Summary:  Amends the Fair Debt Collection Practices Act to restrict the debt collection practices of certain debt collectors.

Status: Introduced on 02/03/17

H.R. 714: Legitimate Use of Medical Marijuana Act (LUMMA)

Summary:  To provide for the legitimate use of medicinal marihuana in accordance with the laws of various States.

Status: Introduced on 01/27/17; referred to the House Committee on Energy and Commerce on 01/27/17.

HR 715: Compassionate Access Act

Summary: To provide for the rescheduling of marihuana; the medical use of marihuana in accordance with State law; and the exclusion of “cannabidiol” from the definition of marihuana.

Status: Introduced on 01/27/17; referred to the House Judiciary.

S. 223: Senior Safe Act of 2017

Summary:  Provides immunity from suit to certain individuals who disclose potential examples of financial exploitation of senior citizens. 

Status: Introduced on 1/24/17

S. 105: CFPB Board Act of 2017

Summary:  Amends the Consumer Financial Protection Act of 2010 to transition the Bureau of Consumer Financial Protection leadership to a 5 member Board of Directors.

Status: Introduced on 01/11/17

HR 26:  Regulations from the Executive in Need of Scrutiny Act of 2017 (“REINS Act”)

Summary:  Amends Chapter 8 of Title 5, United States Code, to provide for congressional review of agency rulemaking.  Under the Act, a federal agency promulgating a rule must publish information about the rule in the Federal Register and include in a report to Congress and the GAO the following: (i) a classification of the rule as a “major” or “non-major” rule and (ii) a copy of the cost-benefit analysis taking into account several factors.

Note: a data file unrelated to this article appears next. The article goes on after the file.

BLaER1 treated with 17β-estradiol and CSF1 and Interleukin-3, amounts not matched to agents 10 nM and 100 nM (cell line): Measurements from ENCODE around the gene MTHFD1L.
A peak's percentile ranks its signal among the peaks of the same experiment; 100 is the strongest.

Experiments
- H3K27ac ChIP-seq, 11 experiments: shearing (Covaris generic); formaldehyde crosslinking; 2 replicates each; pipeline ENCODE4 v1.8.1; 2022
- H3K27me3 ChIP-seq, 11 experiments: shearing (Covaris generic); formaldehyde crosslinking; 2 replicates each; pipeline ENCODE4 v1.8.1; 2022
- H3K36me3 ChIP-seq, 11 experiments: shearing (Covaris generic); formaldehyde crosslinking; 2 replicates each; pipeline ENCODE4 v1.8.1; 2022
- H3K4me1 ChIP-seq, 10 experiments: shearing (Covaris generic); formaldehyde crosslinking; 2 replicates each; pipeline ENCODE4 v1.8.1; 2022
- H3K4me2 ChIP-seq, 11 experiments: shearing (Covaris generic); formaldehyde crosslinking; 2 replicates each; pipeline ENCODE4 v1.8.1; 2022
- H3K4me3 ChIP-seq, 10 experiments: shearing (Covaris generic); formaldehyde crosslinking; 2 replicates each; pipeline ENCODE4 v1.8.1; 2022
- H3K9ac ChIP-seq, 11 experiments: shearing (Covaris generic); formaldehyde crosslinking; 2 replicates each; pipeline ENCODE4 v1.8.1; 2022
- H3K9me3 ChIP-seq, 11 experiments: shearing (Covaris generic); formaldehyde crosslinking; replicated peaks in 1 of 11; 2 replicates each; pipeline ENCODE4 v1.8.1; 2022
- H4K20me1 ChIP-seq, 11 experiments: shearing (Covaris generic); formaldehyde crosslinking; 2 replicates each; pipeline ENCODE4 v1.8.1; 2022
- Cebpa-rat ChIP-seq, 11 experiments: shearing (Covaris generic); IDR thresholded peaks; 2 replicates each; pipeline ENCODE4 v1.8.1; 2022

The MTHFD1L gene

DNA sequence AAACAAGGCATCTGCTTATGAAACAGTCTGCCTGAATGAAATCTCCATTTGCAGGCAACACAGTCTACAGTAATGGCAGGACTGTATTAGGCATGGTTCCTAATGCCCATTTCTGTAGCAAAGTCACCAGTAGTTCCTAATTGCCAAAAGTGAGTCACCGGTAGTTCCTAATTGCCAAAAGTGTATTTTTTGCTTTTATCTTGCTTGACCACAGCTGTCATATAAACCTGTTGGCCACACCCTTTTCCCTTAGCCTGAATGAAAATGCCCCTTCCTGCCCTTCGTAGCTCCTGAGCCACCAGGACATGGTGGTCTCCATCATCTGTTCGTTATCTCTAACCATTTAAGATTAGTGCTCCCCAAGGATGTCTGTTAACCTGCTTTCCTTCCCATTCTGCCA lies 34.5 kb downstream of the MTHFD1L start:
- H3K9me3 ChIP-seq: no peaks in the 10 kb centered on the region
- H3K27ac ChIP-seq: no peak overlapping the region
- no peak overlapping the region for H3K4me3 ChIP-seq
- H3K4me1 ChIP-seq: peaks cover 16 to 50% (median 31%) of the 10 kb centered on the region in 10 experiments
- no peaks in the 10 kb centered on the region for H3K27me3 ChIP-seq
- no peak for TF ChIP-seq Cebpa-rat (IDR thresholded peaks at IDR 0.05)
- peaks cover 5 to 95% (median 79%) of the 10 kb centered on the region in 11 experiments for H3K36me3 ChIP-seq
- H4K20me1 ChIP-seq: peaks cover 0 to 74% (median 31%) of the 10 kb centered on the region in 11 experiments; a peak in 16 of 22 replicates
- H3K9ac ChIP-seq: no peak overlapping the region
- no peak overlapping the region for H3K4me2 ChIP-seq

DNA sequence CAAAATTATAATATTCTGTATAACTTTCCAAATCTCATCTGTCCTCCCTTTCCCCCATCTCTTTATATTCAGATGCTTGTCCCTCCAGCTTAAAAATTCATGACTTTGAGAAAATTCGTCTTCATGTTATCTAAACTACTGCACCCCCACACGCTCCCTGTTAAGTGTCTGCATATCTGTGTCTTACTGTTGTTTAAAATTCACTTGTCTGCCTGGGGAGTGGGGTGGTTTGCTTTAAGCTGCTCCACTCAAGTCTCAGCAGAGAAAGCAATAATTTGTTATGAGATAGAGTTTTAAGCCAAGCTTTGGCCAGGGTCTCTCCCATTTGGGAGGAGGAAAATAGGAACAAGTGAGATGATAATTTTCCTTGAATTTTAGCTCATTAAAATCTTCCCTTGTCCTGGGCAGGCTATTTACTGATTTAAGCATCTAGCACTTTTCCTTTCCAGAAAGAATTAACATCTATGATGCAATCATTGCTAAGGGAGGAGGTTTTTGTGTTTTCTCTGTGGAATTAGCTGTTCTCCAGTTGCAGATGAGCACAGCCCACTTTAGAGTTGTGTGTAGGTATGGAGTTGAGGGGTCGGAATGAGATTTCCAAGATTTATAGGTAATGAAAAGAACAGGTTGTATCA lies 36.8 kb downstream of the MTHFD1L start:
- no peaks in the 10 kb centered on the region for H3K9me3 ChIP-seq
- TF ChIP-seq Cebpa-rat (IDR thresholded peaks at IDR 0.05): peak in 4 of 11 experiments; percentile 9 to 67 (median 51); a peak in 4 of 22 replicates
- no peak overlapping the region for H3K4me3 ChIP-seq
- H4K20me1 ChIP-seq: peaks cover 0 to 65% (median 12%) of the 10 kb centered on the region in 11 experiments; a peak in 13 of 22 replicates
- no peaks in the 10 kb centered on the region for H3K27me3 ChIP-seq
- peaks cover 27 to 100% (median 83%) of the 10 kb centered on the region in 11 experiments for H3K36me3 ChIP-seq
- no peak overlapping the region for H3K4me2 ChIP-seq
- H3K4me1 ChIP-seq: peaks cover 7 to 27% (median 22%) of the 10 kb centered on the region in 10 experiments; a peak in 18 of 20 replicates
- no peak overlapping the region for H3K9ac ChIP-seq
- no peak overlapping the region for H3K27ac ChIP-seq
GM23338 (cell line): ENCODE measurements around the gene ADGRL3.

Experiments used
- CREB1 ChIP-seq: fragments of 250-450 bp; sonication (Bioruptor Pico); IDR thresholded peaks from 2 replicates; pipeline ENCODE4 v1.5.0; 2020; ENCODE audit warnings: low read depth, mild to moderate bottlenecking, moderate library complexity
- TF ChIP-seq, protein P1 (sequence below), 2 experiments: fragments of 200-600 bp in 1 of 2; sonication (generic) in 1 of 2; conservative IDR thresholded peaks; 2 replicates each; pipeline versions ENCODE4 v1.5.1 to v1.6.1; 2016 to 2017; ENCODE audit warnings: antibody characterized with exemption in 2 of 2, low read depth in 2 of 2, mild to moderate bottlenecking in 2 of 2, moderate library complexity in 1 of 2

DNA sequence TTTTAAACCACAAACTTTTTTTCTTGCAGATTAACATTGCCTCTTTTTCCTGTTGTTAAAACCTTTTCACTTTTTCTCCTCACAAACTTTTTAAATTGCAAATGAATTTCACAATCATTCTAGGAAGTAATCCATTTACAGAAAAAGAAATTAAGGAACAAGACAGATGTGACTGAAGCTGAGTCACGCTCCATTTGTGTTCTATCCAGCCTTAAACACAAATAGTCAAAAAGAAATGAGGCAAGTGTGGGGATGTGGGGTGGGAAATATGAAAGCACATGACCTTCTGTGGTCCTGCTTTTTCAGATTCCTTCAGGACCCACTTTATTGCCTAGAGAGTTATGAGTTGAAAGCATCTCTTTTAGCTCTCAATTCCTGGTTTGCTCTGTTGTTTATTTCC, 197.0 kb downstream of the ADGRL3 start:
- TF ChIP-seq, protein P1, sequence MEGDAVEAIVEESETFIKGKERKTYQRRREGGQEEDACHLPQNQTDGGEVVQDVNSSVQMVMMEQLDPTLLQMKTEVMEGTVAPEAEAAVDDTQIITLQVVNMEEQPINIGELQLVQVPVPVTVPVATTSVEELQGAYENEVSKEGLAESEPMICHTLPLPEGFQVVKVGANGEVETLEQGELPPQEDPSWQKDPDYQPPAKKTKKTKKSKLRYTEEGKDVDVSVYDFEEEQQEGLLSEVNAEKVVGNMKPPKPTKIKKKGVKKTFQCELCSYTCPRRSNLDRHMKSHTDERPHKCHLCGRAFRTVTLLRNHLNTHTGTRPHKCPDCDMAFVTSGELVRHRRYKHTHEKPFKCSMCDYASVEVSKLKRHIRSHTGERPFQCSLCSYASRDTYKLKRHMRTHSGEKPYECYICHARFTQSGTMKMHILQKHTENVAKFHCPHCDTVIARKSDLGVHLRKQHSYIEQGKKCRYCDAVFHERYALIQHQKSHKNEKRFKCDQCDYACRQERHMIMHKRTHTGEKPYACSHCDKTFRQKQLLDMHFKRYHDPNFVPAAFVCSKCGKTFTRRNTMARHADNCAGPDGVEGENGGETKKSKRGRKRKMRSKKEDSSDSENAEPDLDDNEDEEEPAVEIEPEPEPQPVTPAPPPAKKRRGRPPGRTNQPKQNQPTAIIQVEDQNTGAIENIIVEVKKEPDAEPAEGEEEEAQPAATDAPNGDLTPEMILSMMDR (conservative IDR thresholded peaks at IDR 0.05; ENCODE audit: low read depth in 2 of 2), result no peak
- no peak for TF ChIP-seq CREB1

A joint resolution of approval must be enacted within 70 session days or legislative days after the agency proposing a “major rule” submits its report on such rule to Congress.  A “major rule” is defined as any rule that the “Office of Information and Regulatory Affairs of OMB finds results in (i) an annual effect on the economy of $100 million or more; (ii) a major increase in costs or prices for consumers, individual industries, government agencies, or geographic regions; or (iii) significant adverse effects on competition, employment, investment, productivity, innovation, or the ability of US based enterprises to compete with foreign-based enterprises.

Status: Introduced in House (01/03/17); Passed House (01/05/17)

HR 389:   Credit Union Residential Loan Parity Act
Summary:  To amend the Federal Credit Union Act (FCUA) to exclude a loan secured by a non-owner occupied 1-to-4 family dwelling from the definition of a member business loan and for other purposes.

Status: Introduced in House (01/10/17)


Significant legislative actions, previous Congress (114th Congress)

Significant legislative actions, earlier Congress (113th Congress)

NASCUS' Key Issues

NCUA Board Reform